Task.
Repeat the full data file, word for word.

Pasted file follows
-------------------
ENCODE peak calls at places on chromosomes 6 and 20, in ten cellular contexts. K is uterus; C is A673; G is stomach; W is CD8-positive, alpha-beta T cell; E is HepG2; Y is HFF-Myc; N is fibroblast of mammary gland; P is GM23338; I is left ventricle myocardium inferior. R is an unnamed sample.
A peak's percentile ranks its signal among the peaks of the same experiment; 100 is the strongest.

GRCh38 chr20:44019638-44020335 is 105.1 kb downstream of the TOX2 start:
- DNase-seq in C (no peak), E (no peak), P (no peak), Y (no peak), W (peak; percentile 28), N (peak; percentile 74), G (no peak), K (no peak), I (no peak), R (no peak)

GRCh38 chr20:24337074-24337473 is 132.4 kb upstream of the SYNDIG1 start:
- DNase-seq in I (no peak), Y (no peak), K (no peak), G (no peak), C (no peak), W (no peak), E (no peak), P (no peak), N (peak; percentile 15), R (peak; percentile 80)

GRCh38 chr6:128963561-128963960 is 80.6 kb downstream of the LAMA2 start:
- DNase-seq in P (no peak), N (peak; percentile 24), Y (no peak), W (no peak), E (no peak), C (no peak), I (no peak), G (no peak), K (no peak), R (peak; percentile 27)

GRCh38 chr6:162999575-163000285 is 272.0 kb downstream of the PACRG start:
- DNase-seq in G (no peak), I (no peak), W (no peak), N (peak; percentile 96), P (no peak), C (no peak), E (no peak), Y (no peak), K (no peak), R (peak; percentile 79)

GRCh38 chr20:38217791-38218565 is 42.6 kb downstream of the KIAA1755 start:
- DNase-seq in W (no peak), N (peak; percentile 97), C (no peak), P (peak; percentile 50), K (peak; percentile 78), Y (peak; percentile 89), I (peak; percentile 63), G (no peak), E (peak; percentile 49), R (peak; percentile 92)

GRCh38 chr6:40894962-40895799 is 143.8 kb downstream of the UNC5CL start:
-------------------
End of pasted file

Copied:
ENCODE peak calls at places on chromosomes 6 and 20, in ten cellular contexts. K is uterus; C is A673; G is stomach; W is CD8-positive, alpha-beta T cell; E is HepG2; Y is HFF-Myc; N is fibroblast of mammary gland; P is GM23338; I is left ventricle myocardium inferior. R is an unnamed sample.
A peak's percentile ranks its signal among the peaks of the same experiment; 100 is the strongest.

GRCh38 chr20:44019638-44020335 is 105.1 kb downstream of the TOX2 start:
- DNase-seq in C (no peak), E (no peak), P (no peak), Y (no peak), W (peak; percentile 28), N (peak; percentile 74), G (no peak), K (no peak), I (no peak), R (no peak)

GRCh38 chr20:24337074-24337473 is 132.4 kb upstream of the SYNDIG1 start:
- DNase-seq in I (no peak), Y (no peak), K (no peak), G (no peak), C (no peak), W (no peak), E (no peak), P (no peak), N (peak; percentile 15), R (peak; percentile 80)

GRCh38 chr6:128963561-128963960 is 80.6 kb downstream of the LAMA2 start:
- DNase-seq in P (no peak), N (peak; percentile 24), Y (no peak), W (no peak), E (no peak), C (no peak), I (no peak), G (no peak), K (no peak), R (peak; percentile 27)

GRCh38 chr6:162999575-163000285 is 272.0 kb downstream of the PACRG start:
- DNase-seq in G (no peak), I (no peak), W (no peak), N (peak; percentile 96), P (no peak), C (no peak), E (no peak), Y (no peak), K (no peak), R (peak; percentile 79)

GRCh38 chr20:38217791-38218565 is 42.6 kb downstream of the KIAA1755 start:
- DNase-seq in W (no peak), N (peak; percentile 97), C (no peak), P (peak; percentile 50), K (peak; percentile 78), Y (peak; percentile 89), I (peak; percentile 63), G (no peak), E (peak; percentile 49), R (peak; percentile 92)

GRCh38 chr6:40894962-40895799 is 143.8 kb downstream of the UNC5CL start: